COVID‑19 and the policy sciences: initial reactions and perspectives

Christopher M. Weible, Daniel Nohrstedt, Paul Cairney, David P. Carter, Deserai A. Crow, Anna P. Durnová, Tanya Heikkila, Karin Ingold, Allan McConnell, Diane Stone

Research output: Contribution to journalComment/debate

11 Citations (Scopus)

Abstract

The world is in the grip of a crisis that stands unprecedented in living memory. The COVID-19 pandemic is urgent, global in scale, and massive in impacts. Following Harold D. Lasswell’s goal for the policy sciences to offer insights into unfolding phenomena, this commentary draws on the lessons of the policy sciences literature to understand the dynamics related to COVID-19. We explore the ways in which scientific and technical expertise, emotions, and narratives influence policy decisions and shape relationships among citizens, organizations, and governments. We discuss varied processes of adaptation and change, including learning, surges in policy responses, alterations in networks (locally and globally), implementing policies across transboundary issues, and assessing policy success and failure. We conclude by identifying understudied aspects of the policy sciences that deserve attention in the pandemic’s aftermath.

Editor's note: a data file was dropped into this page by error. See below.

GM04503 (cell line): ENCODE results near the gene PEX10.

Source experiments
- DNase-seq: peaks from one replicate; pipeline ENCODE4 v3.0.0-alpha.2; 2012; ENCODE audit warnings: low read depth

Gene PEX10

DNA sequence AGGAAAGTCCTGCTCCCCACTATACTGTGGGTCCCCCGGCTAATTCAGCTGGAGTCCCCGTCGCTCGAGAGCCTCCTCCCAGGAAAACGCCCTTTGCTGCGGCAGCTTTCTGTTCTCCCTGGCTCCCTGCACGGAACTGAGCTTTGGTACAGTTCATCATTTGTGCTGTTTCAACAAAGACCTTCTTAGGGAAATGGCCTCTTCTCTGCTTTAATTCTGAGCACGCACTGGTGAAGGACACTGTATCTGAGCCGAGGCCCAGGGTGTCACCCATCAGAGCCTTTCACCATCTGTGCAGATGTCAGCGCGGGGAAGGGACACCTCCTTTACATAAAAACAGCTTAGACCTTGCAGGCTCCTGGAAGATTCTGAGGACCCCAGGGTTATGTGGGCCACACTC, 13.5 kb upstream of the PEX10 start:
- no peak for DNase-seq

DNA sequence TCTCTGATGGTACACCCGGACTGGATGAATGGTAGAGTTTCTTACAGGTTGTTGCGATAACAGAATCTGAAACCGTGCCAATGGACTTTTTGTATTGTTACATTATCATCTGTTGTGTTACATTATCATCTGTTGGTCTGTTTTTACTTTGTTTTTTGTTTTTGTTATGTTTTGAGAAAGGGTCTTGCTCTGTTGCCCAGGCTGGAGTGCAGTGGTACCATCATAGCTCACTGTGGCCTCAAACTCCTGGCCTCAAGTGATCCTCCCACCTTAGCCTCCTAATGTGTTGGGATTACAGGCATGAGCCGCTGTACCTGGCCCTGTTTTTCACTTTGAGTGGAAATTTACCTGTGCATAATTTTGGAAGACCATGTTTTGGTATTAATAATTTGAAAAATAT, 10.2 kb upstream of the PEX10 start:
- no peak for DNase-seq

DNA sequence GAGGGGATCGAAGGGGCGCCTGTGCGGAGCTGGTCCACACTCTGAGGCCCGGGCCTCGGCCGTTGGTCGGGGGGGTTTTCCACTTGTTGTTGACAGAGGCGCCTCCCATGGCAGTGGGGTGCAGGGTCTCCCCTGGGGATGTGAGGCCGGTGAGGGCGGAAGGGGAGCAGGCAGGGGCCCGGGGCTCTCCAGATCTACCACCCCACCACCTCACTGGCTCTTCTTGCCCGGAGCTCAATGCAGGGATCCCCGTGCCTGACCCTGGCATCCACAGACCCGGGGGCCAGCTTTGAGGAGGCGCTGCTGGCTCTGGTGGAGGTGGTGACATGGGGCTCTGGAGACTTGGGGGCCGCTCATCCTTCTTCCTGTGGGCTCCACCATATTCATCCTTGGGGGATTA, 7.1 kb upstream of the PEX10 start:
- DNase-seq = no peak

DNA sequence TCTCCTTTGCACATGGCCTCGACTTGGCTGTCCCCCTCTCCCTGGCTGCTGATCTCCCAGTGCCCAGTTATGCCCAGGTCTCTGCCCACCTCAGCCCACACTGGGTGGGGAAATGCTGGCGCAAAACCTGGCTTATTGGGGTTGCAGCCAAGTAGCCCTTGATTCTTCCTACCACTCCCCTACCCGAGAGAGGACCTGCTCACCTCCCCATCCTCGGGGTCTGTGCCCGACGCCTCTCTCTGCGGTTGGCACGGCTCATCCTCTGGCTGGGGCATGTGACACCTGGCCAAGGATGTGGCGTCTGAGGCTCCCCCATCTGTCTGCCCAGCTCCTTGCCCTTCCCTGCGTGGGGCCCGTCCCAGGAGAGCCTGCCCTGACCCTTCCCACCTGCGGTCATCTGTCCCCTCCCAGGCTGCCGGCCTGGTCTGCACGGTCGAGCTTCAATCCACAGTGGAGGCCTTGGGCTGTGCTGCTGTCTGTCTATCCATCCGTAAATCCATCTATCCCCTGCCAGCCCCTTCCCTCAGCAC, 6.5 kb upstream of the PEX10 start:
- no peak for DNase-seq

Original languageEnglish
Pages (from-to)1-17
Number of pages17
JournalPolicy Sciences
DOIs
Publication statusPublished - 18 Apr 2020

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    Weible, C. M., Nohrstedt, D., Cairney, P., Carter, D. P., Crow, D. A., Durnová, A. P., Heikkila, T., Ingold, K., McConnell, A., & Stone, D. (2020). COVID‑19 and the policy sciences: initial reactions and perspectives. Policy Sciences, 1-17. https://doi.org/10.1007/s11077-020-09381-4